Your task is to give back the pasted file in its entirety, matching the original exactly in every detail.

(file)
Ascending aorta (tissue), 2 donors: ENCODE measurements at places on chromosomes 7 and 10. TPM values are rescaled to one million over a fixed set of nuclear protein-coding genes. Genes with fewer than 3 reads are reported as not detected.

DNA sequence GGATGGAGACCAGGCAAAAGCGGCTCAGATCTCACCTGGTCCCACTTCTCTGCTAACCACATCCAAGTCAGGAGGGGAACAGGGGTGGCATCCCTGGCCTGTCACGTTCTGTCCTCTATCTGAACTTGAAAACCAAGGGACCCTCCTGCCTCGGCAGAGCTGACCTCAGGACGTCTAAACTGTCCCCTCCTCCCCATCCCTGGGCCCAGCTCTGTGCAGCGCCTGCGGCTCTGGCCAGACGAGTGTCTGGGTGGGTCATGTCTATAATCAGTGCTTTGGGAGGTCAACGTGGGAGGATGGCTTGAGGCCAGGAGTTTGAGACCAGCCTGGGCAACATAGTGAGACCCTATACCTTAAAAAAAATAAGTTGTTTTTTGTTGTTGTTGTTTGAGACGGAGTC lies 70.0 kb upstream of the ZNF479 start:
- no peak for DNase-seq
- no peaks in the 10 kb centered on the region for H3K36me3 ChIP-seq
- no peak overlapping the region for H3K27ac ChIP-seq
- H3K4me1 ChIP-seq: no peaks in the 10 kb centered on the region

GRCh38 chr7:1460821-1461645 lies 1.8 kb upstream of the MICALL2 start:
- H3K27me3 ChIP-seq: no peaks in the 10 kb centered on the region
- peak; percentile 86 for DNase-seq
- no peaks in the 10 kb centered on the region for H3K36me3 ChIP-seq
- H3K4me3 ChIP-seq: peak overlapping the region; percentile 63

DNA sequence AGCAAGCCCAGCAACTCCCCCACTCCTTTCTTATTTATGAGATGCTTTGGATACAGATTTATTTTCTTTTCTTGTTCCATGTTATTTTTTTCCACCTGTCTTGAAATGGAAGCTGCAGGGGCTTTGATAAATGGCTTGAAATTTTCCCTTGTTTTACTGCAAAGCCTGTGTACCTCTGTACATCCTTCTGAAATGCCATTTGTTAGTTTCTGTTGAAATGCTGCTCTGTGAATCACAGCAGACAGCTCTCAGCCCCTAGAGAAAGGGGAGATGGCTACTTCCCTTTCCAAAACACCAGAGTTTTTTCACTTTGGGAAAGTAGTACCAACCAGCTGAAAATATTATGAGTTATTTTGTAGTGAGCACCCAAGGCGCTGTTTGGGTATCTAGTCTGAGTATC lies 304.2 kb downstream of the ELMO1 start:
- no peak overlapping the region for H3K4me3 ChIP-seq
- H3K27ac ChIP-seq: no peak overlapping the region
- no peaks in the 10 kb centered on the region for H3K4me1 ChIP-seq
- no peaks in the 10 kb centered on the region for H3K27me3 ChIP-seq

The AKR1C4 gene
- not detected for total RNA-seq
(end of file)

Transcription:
Ascending aorta (tissue), 2 donors: ENCODE measurements at places on chromosomes 7 and 10. TPM values are rescaled to one million over a fixed set of nuclear protein-coding genes. Genes with fewer than 3 reads are reported as not detected.

DNA sequence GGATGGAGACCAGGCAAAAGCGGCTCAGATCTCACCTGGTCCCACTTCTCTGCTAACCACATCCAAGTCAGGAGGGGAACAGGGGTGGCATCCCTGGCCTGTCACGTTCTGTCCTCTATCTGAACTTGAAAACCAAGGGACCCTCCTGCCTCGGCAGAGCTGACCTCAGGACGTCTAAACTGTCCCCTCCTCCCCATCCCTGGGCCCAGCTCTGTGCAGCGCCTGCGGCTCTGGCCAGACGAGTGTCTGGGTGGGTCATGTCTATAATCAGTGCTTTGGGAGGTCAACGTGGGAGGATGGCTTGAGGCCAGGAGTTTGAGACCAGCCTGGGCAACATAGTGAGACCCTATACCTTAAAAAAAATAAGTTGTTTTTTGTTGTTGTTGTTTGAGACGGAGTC lies 70.0 kb upstream of the ZNF479 start:
- no peak for DNase-seq
- no peaks in the 10 kb centered on the region for H3K36me3 ChIP-seq
- no peak overlapping the region for H3K27ac ChIP-seq
- H3K4me1 ChIP-seq: no peaks in the 10 kb centered on the region

GRCh38 chr7:1460821-1461645 lies 1.8 kb upstream of the MICALL2 start:
- H3K27me3 ChIP-seq: no peaks in the 10 kb centered on the region
- peak; percentile 86 for DNase-seq
- no peaks in the 10 kb centered on the region for H3K36me3 ChIP-seq
- H3K4me3 ChIP-seq: peak overlapping the region; percentile 63

DNA sequence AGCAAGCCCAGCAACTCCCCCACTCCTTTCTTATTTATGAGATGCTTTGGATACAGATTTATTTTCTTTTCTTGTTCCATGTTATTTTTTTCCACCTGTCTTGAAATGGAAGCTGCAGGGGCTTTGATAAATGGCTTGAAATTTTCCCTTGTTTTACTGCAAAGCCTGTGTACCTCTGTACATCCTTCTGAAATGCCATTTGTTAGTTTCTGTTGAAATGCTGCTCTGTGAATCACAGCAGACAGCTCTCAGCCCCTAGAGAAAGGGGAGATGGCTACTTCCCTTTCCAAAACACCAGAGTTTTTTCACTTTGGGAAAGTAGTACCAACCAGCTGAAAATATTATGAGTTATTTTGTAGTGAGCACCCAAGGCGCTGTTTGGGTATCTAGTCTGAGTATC lies 304.2 kb downstream of the ELMO1 start:
- no peak overlapping the region for H3K4me3 ChIP-seq
- H3K27ac ChIP-seq: no peak overlapping the region
- no peaks in the 10 kb centered on the region for H3K4me1 ChIP-seq
- no peaks in the 10 kb centered on the region for H3K27me3 ChIP-seq

The AKR1C4 gene
- not detected for total RNA-seq